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Doing your best no matter what

Retired U.S. Air Force Chief Master Sgt. Bill Gornik served in three wars and inspired thousands of students and airmen with his words. His philosophy can be summed up in two words: "don't quit." (U.S. Air Force photo by Senior Airman Jeremy L. Mosier)

Retired U.S. Air Force Chief Master Sgt. Bill Gornik served in three wars and inspired thousands of students and airmen with his words. His philosophy can be summed up in two words: "don't quit." (U.S. Air Force photo by Senior Airman Jeremy L. Mosier)

It was 75 years ago that the U.S. entered World War II, and a generation of heroes was born along with the greatest Air Power the world has ever known. But, what is it that makes the "Greatest Generation" so great?

MOUNTAIN HOME AIR FORCE BASE, Idaho -- Difficult times can bring out the very best in people — war, a loss of a friend and even more. The U.S. Air Force has a tradition of honor, and a legacy of valor stretching back long before it was even called the Air Force.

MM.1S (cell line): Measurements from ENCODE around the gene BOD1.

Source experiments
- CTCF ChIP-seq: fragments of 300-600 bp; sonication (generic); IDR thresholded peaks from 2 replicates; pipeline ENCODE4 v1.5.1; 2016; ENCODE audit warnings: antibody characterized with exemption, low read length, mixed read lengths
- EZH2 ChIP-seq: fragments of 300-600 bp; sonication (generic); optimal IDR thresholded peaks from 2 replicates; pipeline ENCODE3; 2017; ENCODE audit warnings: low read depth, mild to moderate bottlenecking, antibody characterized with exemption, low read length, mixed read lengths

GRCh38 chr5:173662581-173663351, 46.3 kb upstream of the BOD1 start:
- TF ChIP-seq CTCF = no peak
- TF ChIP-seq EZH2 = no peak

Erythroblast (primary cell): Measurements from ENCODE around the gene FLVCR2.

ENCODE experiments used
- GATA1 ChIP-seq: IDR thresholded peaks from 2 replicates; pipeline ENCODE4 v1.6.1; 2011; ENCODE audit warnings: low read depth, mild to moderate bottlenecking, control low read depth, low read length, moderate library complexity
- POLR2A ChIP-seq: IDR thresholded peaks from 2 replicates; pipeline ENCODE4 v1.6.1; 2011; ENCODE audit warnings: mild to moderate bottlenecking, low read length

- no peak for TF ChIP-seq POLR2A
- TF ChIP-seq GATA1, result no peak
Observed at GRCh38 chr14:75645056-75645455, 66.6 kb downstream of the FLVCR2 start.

For retired Chief Master Sgt. Bill Gornik, this meant answering his nation’s call as an airman of the Army Air Corps in World War II.

During the 1940s 18-year-olds were allowed to enlist if their parent’s signed consent forms papers. Gornik wanted to join but couldn’t at first.

“My father wouldn’t sign the papers until the Germans went through his home town in Europe in what is now Slovenia, at that time it was Yugoslavia,” said Gornik. “In his anger said ‘okay I’ll sign the papers’ and allowed me to join — at that time — the Army Air Corps.”

He went to basic training in Florida for the first six weeks. After graduating basic training, he went to airplane engine mechanic school in Gulfport, Mississippi.